the edge of an arch



(Portal of the Colditz Castle Chape arch and keystone. Own Photography.  Used with permission)

A “keystone” is a wedge-shaped stone piece at an apex of an arch.  The keystone is the final piece placed in the arch during construction.

The keystone locks all the stones into position, allowing the arch to bear weight.

If the keystone is pulled out of the arch, the arch collapses.  The arch stones fall into a scattered pile.

In just about all families, one person serves as a family keystone.  He/she is the person who everyone else relies on.  The go-to person.  The person who bears weight of the arch including all the other family members.

A family keystone may be a father, mother, brother, sister, cousin, an in-law or even a close friend.

If the keystone person of a family arch passes away, many times the family arch structure collapses.

In some instances another person becomes the family keystone and a new family arch reforms.

In other instances no one becomes the new family keystone and the family arch never reforms. Family members remain forever separated and scattered.

In my family, my cousin Joan was our family keystone for my mother’s side of the family.

She planned all family parties.  She kept everybody in touch in the days before social media. She regularly sent out new school and activity pictures of her two kids.  She even wrote and sent out a family newsletter.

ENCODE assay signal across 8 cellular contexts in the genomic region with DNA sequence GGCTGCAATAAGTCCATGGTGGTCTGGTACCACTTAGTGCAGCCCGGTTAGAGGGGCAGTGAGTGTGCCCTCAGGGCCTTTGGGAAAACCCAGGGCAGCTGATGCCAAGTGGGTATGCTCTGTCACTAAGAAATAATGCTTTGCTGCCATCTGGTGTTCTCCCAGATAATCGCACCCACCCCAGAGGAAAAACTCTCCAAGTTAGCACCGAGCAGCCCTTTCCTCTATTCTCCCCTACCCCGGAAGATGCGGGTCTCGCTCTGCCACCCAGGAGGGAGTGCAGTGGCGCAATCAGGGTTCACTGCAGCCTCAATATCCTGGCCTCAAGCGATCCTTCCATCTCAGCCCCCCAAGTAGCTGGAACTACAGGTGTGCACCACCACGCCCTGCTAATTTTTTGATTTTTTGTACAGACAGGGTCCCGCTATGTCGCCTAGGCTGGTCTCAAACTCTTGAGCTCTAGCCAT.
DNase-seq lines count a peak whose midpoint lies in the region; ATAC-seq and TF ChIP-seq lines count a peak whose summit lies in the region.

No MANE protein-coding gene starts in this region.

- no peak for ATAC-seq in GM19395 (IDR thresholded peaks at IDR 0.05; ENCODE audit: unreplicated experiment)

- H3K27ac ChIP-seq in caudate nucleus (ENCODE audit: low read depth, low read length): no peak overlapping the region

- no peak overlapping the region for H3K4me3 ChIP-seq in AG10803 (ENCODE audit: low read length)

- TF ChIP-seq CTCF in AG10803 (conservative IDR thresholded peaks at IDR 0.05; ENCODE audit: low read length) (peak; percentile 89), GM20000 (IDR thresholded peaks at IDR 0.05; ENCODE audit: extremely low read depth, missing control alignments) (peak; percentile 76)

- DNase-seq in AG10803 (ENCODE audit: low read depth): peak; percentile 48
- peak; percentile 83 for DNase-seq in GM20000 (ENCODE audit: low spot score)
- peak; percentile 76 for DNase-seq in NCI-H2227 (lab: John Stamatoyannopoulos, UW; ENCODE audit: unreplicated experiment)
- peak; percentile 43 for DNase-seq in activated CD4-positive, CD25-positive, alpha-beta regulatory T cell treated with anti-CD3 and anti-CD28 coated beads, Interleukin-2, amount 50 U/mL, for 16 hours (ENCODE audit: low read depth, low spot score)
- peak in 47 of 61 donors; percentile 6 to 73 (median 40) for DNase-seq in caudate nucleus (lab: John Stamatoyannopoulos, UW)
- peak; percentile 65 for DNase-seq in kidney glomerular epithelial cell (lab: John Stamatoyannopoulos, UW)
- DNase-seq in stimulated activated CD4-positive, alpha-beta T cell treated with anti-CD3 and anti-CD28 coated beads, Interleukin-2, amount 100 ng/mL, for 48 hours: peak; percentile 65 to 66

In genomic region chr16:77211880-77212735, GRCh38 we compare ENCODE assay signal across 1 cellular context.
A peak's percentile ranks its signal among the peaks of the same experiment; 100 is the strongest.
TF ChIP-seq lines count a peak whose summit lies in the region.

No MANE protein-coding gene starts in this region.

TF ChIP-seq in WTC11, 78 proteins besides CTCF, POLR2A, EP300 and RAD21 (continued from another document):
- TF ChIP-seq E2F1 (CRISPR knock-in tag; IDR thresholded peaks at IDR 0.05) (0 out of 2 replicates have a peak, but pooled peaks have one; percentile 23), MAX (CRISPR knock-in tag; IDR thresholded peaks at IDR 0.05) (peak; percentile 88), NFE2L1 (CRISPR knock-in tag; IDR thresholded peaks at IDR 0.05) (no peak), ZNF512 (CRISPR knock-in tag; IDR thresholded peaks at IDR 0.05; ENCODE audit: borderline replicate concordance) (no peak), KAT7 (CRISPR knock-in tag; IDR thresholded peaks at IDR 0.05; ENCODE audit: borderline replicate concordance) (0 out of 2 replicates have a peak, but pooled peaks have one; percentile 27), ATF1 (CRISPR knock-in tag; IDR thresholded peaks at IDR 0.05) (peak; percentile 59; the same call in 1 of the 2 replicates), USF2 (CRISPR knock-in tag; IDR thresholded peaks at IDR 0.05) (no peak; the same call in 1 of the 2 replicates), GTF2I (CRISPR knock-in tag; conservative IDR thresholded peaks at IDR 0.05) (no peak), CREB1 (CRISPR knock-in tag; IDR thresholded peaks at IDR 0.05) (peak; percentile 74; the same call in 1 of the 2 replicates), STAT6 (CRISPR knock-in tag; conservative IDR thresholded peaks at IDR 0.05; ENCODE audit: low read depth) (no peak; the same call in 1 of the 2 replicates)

When she passed away from breast cancer at age 40, our family arch on that side of my family collapsed and never reformed.

I was recently thinking about my cousin Joan, because her birthday was in February.  She was more of a sister to me than a cousin.  She kept me honest and authentic.  I truly appreciated her.

She left us way too early.  I miss her a lot.

Who is the keystone in your family?

Are you showing the proper gratitude and support to the keystone of your family?

Take a moment to contact the keystone of your family.

Let them know how much you love and appreciate them and how important they are to you and your family.

You just never know when that keystone may fall out of your family arch leaving a scattered pile of family members.

Out There on the Edge of Everything…

Stephen Lesavich, PhD